00:28:35 — The All-In podcast

00:29:48 — AI causes a Redditor to lose his love for his job

00:35:39 — Replit teams up with Google Cloud

00:37:11 — Sam Altman sits down again with Lex Fridman

Links referenced in the show

Watch the Video

Read the Interview Transcription

Disclaimer: This transcription was written by AI, thanks to Descript, and has not been edited for content.

[00:00:00] Paul Roetzer: I'm just glad people are talking about issues related to AI because it is not all a bunch of fun, fancy tools that save us a bunch of time and energy. It has a real impact on people, has a real impact on its society, and we need more conversations about it. And if the letter does that, then great.

[00:00:15] Paul Roetzer: Welcome to the Marketing AI Show, the podcast that helps your business grow smarter by making artificial intelligence approachable and actionable. You'll hear from top authors, entrepreneurs, researchers, and executives as they share case studies, strategies, and technologies that have the power to transform your business and your career.

[00:00:35] Paul Roetzer: My name is Paul Roetzer. I'm the founder of Marketing AI Institute, and I'm your host.

[00:00:44] Paul Roetzer: Welcome to episode 41 of the Marketing AI Show. I'm your host, Paul Roetzer, along with my co-host Mike Kaput, chief Content Officer at Marketing Institute, and my co-author of our book, marketing Artificial Intelligence, AI Marketing in the Future of Business, which by the way, if you don't have a copy, get a copy, came out in July of last year, so a little bit before ChatGPT.

[00:01:06] Paul Roetzer: But it's a great starting point if you're just trying to figure this stuff. All right. Today's episode is brought to you one by my raspy voice. I am, I'm sure I be able to do this today. My voice just disappeared over the weekend after our AI for Writer's Summit last week, and like 10 talks and a little bit of a cold.

[00:01:23] Paul Roetzer: But we'll see if we can make it through without a coffee fit. So this episode is brought to you by brand Ops, so we appreciate them. Sup supporting the show. Brand Ops is built to optimize your marketing strategy, delivering the most complete view of marketing performance, allowing you to compare results to competitors and benchmarks.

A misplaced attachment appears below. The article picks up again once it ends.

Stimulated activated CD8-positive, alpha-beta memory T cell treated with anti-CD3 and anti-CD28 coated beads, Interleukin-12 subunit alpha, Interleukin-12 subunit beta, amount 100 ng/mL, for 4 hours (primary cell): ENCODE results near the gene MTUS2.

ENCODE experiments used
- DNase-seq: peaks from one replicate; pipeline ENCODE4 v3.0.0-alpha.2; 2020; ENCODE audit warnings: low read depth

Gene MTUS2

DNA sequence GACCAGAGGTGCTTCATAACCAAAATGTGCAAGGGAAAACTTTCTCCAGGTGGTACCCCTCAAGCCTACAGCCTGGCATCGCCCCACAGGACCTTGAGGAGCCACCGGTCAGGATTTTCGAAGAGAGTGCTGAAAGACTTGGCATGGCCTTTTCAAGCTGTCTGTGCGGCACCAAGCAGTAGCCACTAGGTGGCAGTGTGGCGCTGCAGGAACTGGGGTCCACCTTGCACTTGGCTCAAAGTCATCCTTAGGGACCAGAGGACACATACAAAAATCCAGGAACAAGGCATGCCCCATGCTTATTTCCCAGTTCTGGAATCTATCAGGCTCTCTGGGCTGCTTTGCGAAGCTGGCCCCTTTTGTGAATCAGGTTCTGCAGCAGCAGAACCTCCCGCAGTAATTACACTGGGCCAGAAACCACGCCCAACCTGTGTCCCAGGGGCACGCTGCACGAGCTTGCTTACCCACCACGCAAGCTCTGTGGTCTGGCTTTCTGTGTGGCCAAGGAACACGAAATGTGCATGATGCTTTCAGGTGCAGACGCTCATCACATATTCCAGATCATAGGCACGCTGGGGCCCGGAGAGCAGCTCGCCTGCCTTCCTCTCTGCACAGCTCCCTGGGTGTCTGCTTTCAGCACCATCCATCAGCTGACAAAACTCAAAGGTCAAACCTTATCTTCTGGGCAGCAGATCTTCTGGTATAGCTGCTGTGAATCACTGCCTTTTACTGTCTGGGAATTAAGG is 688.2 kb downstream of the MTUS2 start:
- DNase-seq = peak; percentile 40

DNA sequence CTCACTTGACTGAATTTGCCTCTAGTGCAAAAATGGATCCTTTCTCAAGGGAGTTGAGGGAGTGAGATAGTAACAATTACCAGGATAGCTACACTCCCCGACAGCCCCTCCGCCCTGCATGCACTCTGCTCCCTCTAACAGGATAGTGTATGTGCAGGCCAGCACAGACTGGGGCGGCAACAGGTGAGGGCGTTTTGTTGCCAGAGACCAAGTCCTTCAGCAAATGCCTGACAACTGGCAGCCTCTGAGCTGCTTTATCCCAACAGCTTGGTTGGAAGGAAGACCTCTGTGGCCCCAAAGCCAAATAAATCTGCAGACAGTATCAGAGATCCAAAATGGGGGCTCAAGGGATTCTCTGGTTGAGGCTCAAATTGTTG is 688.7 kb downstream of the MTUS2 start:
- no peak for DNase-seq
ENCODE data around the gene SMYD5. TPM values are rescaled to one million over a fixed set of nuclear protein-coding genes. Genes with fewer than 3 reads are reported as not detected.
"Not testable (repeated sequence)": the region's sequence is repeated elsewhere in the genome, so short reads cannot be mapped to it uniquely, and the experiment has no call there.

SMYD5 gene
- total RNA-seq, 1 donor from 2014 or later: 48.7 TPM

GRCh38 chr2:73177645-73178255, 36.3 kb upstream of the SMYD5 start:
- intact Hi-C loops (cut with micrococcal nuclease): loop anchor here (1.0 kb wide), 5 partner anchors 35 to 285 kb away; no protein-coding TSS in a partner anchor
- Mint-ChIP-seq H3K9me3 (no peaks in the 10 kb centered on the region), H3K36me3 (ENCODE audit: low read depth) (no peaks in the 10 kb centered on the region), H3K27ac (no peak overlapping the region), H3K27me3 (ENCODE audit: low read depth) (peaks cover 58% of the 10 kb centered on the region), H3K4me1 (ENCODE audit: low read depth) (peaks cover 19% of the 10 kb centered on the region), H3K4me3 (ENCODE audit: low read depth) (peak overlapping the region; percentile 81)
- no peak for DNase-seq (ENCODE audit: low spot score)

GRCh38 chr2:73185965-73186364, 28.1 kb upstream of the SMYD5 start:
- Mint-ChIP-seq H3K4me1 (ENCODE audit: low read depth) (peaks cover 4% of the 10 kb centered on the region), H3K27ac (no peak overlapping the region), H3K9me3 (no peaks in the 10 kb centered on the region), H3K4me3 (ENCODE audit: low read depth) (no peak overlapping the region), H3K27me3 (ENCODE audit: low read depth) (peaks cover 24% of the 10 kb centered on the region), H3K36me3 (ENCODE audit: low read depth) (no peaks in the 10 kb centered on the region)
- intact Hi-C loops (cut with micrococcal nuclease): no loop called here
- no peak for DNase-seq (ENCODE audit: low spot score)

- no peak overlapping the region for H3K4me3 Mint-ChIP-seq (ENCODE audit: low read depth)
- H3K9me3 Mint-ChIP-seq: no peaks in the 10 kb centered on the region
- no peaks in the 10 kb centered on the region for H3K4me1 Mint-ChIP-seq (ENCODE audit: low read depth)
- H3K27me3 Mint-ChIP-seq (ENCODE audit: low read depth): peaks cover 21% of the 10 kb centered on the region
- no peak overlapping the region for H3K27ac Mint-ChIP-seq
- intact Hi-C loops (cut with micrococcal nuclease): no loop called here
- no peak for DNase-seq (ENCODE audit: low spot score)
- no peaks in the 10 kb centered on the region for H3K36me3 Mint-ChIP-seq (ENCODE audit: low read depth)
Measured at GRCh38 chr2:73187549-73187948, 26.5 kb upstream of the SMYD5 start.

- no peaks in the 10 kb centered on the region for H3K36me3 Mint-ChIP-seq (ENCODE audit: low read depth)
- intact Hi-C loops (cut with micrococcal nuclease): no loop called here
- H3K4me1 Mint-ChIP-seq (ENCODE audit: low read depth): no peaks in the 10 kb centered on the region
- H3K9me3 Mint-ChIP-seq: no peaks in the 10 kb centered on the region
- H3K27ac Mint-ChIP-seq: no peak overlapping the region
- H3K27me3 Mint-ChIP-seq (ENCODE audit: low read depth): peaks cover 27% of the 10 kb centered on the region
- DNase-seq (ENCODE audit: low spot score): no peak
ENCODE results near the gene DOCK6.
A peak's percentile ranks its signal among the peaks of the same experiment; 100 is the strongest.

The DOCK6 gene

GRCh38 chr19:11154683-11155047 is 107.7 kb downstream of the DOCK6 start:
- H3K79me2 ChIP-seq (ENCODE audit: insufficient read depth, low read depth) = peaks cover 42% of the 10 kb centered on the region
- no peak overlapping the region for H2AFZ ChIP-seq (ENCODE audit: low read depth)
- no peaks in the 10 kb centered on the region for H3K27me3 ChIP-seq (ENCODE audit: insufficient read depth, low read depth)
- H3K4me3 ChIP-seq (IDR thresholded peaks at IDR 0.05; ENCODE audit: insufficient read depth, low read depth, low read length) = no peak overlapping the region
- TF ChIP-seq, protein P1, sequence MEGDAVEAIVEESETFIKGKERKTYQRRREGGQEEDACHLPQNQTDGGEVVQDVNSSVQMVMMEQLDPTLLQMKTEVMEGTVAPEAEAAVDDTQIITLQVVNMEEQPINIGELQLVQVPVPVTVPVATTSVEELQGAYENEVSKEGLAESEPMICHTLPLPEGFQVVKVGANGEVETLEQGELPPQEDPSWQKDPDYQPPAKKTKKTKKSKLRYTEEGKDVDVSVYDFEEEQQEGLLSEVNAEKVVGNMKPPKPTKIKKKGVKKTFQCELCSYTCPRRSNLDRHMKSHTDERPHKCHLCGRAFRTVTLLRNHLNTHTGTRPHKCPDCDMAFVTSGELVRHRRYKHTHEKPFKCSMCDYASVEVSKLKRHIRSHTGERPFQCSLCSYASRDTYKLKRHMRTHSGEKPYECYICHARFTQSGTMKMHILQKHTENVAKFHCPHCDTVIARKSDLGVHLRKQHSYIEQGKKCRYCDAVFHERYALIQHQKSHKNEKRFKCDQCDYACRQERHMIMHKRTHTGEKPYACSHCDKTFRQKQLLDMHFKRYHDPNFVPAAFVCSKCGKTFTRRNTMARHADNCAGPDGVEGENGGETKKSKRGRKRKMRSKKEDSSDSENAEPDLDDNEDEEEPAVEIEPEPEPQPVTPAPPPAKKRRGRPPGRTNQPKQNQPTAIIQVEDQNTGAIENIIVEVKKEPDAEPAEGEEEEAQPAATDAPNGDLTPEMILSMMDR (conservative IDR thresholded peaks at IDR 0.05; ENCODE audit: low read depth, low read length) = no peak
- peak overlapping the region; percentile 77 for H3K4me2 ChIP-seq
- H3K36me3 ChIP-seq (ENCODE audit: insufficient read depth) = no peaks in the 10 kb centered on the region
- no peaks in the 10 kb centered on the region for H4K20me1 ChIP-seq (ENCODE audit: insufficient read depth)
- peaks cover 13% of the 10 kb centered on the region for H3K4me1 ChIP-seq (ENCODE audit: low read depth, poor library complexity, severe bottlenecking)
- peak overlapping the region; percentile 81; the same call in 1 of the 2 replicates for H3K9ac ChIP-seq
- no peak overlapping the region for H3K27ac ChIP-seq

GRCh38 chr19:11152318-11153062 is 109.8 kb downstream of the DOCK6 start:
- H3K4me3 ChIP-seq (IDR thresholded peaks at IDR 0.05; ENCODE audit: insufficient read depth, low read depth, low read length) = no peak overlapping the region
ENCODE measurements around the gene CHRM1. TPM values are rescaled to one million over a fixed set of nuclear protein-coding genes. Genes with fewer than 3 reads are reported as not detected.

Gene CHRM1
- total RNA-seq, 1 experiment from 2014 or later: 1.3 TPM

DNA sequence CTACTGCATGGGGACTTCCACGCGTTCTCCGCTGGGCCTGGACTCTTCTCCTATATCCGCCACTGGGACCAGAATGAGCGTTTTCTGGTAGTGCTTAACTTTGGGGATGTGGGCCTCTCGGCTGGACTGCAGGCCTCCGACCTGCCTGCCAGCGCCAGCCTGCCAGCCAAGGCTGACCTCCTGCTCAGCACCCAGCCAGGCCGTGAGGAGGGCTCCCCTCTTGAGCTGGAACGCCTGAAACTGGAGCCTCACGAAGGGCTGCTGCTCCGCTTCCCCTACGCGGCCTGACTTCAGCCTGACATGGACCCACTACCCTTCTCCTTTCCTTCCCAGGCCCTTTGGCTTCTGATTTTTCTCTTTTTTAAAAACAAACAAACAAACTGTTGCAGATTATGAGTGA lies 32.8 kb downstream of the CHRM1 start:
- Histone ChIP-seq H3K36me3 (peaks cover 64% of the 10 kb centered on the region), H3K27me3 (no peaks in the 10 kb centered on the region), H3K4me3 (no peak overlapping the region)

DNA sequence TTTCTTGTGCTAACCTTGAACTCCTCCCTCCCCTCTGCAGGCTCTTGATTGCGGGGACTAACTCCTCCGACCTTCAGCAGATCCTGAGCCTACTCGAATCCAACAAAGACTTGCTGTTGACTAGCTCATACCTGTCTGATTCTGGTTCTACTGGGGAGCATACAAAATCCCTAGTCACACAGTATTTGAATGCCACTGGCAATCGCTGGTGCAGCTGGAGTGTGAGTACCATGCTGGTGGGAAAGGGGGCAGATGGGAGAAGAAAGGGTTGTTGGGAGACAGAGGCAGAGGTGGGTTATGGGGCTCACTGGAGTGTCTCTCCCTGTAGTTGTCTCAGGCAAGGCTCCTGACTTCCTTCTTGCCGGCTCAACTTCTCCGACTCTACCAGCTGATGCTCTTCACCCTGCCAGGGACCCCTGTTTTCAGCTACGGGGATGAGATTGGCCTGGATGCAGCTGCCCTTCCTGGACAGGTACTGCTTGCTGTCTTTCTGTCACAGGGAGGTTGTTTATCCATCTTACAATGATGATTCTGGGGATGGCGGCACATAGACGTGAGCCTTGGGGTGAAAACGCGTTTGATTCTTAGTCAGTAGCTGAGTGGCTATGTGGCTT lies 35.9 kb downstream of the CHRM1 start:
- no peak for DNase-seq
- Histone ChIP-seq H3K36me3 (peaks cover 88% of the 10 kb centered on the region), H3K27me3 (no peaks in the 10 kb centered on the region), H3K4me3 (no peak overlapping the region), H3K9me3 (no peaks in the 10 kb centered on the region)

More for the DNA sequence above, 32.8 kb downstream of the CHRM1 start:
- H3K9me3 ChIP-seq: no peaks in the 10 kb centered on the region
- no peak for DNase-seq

[00:01:41] Paul Roetzer: Leaders. Use it to know which messages and activities will most effectively improve results. Brand Ops also improves your generative marketing. With brand ops, your content is more original, relevant to your audience and connected to your business. To find out more and get a special listener offer, visit brand ops.io.

[00:01:59] Paul Roetzer: Slash marketing AI show. That's brand ops.io/marketing ai show. Man. I should have had you do these reads with my, save my voice for me. And then, we also have, our fourth annual marketing AI conference, or Macon returns to Cleveland, Ohio this summer. Join us July 26th to the 28th for our largest and most exciting event.

[00:02:21] Paul Roetzer: Yet the conference brings together hundreds of professionals to explore AI and marketing, experience AI technologies, and engage with other forward thinking marketers and business leaders. You'll leave Macon prepared for the next phase in your AI journey with a clearer vision and a near term strategy you can implement immediately.

[00:02:41] Paul Roetzer: Hurry. Prices go up on April 14th. You can save $400 on any pass. Learn more and register@www.macon.ai. That is m a I c o n.ai. Can't wait to see you. I am working on that agenda as we speak. Well, not literally like over the next 30 minutes, but today we're trying to get that agenda, you know, in a really good place.

[00:03:04] Paul Roetzer: And we'd love to see you in Cleveland at the convention center. Okay, I'm going to take a drink, get my voice settled, and Mike Lay, lay the groundwork for us today.

[00:03:13] Mike Kaput: Sounds good. Just to remind anyone who is new to the audience, we try to cover kind of three main topics happening in the world of ai. You know, ev once a week, I think hundreds of things probably happen in the world of ai.

[00:03:25] Mike Kaput: We try to pick the most relevant, most important ones, and then we do some rapid fire topics and we have a ton to cover today. So we're going to move fast and we are going to get through. First up, the internet is basically on fire about this open letter that has been published by the nonprofit Future of Life Institute, which is then signed by a number of well-known AI researchers and tech figures, including Elon Musk and Steve Wazniak of Apple Co-founding fame, and they have called on all AI labs to pause the development of large scale AI systems for at least six.